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New low-carbon cement plant could bring 70 jobs to region – GazetteNET

Staff Writer
HOLYOKE — A Somerville company pioneering a method of producing low-carbon cement is eyeing construction of a Holyoke production plant that could bring 70 new manufacturing jobs to the city.
Holyoke has approved five-year tax increment financing (TIF) valued at $351,000 for Sublime Systems Inc., and the state Economic Assistance Coordinating Council approved tax credits of $1.05 million.
Company officials declined to speak about their plans but issued a statement confirming that they are advancing.
“The first commercial plant for producing our low-carbon cement is a considerable investment, and we are in an active diligence period for parcels on Water Street in Holyoke,” spokeswoman Erin Glabets wrote.
“Climate tech businesses like ours have a unique role to play in simultaneously improving our planet’s health while creating new economic opportunities.”
Glabets said that Holyoke Mayor Joshua Garcia and the City Council have shown a keen understanding of this and have been incredibly resourceful and creative in making the city of Holyoke a hospitable place for such opportunities.
“We hope to have more to share on this in the near future,” she wrote.
Sublime states that it uses an electrochemical process that entirely bypasses the need for extreme heat, typically requiring the burning of coal or other fossil fuels, in the traditional method of producing cement.
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Its process also makes use of “non-carbonate rocks … that don’t release CO2 when decomposed into cement at ambient temperatures,” the company states on its website.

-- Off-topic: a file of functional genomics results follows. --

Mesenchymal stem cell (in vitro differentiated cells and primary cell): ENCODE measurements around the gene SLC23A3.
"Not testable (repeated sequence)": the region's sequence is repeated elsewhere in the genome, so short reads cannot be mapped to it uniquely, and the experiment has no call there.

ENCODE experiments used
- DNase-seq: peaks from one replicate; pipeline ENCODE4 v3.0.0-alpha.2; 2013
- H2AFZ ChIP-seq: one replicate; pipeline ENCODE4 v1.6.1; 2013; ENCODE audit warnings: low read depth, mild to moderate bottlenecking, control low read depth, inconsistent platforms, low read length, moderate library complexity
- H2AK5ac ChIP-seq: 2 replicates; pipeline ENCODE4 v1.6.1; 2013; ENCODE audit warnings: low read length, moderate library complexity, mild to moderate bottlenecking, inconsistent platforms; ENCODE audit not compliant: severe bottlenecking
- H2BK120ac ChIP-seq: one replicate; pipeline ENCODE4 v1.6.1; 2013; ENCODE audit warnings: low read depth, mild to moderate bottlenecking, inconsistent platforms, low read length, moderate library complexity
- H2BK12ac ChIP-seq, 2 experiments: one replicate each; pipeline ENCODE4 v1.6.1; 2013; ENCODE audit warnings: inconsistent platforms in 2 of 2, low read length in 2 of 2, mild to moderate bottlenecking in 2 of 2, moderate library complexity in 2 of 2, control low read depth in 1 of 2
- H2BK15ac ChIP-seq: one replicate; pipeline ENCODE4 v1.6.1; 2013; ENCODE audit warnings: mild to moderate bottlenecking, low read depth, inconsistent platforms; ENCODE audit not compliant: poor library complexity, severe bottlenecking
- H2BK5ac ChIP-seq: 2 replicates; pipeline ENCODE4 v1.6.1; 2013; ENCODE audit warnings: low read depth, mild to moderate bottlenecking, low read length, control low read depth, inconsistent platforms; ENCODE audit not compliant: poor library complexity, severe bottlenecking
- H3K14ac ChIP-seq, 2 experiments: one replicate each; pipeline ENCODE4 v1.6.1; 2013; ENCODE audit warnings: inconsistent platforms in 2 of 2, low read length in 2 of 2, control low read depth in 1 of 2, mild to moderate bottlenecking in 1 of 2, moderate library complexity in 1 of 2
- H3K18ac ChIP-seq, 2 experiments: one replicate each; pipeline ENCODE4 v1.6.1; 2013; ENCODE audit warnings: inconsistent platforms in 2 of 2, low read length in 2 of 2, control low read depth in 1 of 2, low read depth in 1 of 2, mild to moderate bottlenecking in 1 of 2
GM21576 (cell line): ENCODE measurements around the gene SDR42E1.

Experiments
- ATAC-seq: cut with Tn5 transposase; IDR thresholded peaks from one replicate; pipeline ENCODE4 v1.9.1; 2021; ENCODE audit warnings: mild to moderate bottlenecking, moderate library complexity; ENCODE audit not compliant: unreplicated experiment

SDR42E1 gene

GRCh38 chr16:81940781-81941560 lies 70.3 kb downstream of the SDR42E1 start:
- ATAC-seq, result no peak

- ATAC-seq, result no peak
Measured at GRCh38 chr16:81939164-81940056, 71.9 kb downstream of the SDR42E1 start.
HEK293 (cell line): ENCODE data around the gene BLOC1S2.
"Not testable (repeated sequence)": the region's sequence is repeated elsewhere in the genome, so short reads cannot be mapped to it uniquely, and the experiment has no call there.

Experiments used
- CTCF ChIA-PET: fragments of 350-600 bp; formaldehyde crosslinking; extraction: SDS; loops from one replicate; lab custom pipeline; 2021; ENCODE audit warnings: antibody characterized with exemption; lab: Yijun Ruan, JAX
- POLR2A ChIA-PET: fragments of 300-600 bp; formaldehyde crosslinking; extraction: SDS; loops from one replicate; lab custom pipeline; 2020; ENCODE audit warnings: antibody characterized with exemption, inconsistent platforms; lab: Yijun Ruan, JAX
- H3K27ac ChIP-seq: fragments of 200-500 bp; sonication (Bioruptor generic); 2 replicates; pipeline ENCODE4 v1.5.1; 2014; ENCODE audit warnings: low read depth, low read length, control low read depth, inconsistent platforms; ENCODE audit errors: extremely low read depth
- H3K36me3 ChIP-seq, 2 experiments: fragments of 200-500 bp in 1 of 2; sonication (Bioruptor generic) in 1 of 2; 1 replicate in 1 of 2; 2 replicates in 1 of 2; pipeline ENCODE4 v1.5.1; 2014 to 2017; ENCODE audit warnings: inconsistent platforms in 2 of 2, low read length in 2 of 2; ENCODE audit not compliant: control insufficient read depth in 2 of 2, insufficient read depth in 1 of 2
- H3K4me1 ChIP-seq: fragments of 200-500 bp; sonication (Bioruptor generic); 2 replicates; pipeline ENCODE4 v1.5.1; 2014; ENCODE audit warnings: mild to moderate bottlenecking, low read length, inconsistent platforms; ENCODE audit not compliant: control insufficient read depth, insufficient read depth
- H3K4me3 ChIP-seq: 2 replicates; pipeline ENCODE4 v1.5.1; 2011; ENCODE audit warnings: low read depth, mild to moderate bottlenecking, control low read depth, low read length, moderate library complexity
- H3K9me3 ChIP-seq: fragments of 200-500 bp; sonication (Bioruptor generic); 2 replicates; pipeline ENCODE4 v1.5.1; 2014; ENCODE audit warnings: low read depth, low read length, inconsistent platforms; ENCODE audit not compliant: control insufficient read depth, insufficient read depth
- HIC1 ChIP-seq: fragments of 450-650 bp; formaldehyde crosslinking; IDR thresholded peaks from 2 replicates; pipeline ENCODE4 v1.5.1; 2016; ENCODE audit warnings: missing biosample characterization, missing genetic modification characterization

The end result is cement that is as strong and durable as any conventionally produced cement, according to the company.
“Sublime has been steadily expanding its operation, from small reactions in (a Massachusetts Institute of Technology) lab to a pilot facility that can produce about 100 tons of cement each year,” Casey Crownhart wrote in a recent piece in MIT Technology Review.
“The company’s next step is to build a larger demonstration facility with the capacity to produce over 10,000 tons of cement each year, which it plans to bring online by 2026.
“Finally, a full-scale commercial plant, which would produce a million tons of material each year, should be operational by 2028,” the firm says.
If Sublime scales up successfully and finds the market receptive, its low-carbon cement could have a real impact on global emissions.
Mixed with water, sand and gravel, cement is used to make concrete, one of the most widely used substances on the planet. Crownhart states that production of cement currently accounts for about 8% of global greenhouse gas emissions.
Also getting a boost from tax credits and TIF financing is Valley Malt LLC, which moved its operations from Hadley to Holyoke in the spring of 2022.
The Economic Assistance Coordinating Council said Valley Malt plans to buy the building it’s leasing and add a second malting bin to double its malt production capacity.
Financing of the expansion, expected to create five new jobs, includes private investment of about $2.4 million, $75,000 in state tax credits and a special city tax assessment, according to the council.

07-01-2024 4:49 PM
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